Belfast Telegraph

Blue-chip stocks rise while Merlin leads FTSE 250

The FTSE 100 finished at 7,425.63.

Legoland owner Merlin agreed to a major takeover offer (Steve Parsons/PA)
Legoland owner Merlin agreed to a major takeover offer (Steve Parsons/PA)

Shares in Madame Tussauds owner Merlin soared on Friday as it accepted a £5.9 billion takeover offer, while London’s top stocks finished the week on a cautiously optimistic note.

Merlin Entertainments said it had agreed to a bid from Lego’s owners, a private equity giant and a Canadian pension fund, sending the firm’s shares up by 54.1p, or 13.7%, to 449.1p and making it the top riser on the FTSE 250.

Meanwhile the FTSE 100 gained 23.3 points, or 0.31%, to close at 7,425.63.

The blue-chip index was in line with global markets as investors anticipated a meeting between the leaders of China and the US over the weekend.

Fiona Cincotta, senior market analyst at City Index, said: “Traders are looking optimistically towards Trump and Xi Jinping’s bilateral meeting at the G20. The meeting will take place on Saturday morning local time, traders will react as the markets open on Sunday evening.

“The fact that equity markets are trading higher across the board gives a fairly clear indication that investors are optimistic of some progress. Historically the odds are onside for a truce between the two powers, if the last G20 is anything to go by.”

The mood was similarly lifted on European markets, with the German Dax up 1.04% and French Cac 0.91% higher.

The pound was also higher on Friday, climbing 0.18% on the euro to 1.116 and 0.26% versus the dollar to 1.270.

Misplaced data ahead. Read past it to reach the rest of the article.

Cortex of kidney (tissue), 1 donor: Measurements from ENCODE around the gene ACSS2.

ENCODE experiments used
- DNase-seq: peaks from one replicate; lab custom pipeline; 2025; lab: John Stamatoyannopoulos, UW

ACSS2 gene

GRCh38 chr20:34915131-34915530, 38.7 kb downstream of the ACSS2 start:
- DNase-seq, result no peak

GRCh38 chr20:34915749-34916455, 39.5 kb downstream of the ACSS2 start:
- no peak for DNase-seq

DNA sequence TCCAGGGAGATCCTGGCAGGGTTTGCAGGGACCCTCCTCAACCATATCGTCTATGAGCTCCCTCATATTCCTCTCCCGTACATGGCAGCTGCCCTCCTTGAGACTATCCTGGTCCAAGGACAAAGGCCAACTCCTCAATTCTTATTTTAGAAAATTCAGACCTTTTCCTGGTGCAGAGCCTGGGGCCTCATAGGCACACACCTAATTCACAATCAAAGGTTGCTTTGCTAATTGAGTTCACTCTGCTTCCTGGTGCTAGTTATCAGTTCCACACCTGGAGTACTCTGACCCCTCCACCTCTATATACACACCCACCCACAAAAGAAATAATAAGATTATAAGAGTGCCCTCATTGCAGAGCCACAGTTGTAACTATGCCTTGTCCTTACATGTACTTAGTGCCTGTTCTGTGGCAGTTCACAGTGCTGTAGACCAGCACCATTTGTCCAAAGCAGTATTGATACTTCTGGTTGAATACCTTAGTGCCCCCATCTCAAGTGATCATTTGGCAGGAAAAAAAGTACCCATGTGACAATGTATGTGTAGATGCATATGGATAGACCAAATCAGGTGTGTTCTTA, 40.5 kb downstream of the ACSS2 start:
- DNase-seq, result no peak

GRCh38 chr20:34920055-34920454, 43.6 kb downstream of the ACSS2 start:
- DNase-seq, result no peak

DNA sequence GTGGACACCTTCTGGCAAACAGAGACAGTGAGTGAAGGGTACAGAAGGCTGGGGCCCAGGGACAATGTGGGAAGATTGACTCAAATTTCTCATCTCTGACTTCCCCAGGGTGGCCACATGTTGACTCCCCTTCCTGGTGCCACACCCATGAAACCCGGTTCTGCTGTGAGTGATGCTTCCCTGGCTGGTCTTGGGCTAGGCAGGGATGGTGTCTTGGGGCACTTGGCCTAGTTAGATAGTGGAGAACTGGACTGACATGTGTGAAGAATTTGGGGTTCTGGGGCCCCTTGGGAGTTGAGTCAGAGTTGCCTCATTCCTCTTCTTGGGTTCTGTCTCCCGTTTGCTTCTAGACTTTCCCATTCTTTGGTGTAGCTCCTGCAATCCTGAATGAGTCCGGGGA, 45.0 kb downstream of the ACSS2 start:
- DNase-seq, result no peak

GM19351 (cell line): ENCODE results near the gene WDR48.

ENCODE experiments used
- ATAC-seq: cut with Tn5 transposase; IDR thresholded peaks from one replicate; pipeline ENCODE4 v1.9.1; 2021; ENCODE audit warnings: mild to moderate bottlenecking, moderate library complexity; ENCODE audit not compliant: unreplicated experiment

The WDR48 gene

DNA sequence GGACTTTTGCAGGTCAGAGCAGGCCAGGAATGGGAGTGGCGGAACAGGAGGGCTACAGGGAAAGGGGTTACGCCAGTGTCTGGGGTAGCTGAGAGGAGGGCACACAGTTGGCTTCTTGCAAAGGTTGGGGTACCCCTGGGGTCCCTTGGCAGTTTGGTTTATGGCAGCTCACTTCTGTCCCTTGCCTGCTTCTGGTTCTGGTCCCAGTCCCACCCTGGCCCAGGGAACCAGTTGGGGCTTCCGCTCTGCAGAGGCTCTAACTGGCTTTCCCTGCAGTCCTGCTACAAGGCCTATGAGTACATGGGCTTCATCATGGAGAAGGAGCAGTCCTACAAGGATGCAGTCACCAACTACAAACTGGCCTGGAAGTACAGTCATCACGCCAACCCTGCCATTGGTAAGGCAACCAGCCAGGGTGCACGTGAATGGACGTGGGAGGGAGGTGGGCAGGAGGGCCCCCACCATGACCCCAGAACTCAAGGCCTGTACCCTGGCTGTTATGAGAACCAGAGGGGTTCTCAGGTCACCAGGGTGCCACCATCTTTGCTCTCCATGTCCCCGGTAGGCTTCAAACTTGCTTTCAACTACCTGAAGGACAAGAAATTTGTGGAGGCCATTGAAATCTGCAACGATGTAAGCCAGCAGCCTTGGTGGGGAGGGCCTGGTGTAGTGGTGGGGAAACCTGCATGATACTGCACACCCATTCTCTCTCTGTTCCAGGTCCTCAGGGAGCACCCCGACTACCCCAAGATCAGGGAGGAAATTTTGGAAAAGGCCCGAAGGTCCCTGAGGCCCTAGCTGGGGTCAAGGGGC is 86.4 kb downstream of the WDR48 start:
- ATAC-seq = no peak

Oil prices however were in the red, as the positive sentiment reduced fears over supply issues.

A barrel of Brent crude oil was trading at 65.58 US dollars, down 1.12%.

In company news, Philip Day moved a step closer to taking womenswear retailer Bonmarche off the stock market after major shareholder Cavendish sold out.

Fund managers at Cavendish told PA they thought Mr Day’s offer undervalued the business, but that they felt forced to sell out by management’s handling of the situation.

Shares in Bonmarche were up 0.35p to 11.75p.

Mike Ashley’s Sports Direct failed in its coup of the Goals Soccer Centres board at a heated AGM. All resolutions were passed, re-electing the directors of Goals.

The company’s shares remain suspended following the discovery of an accounting error.

Shares in UK infrastructure firm Costain dived after it warned that revenues would be hit by a number of project delays.

Revenues in 2019 will fall short of expectations because of “a number of delays to the timing of contract start dates and new awards”, it told investors on Friday.

The stock was down 132.8p, or 43.26%, to 174.2p.

French Connection said it would extend talks with a “number of initial parties” over a potential sale, months after it first announced it could be sold.

Shares in the company closed 0.2p higher at 38.6p.

The biggest risers on the FTSE 100 were International Consolidated Airlines Group, up 22.6p to 476.9p, easyJet up 43.2p to 953.2p, Berkeley Group up 150p to 3,731p and Burberry Group up 73p to 1,862p.

The biggest fallers on the FTSE 100 were Imperial Brands down 43p to 1,846.8p, Bunzl down 38p to 2,077p, Intertek Group down 80p to 5,502p and BT Group down 2.28p to 196.46p.

PA

Popular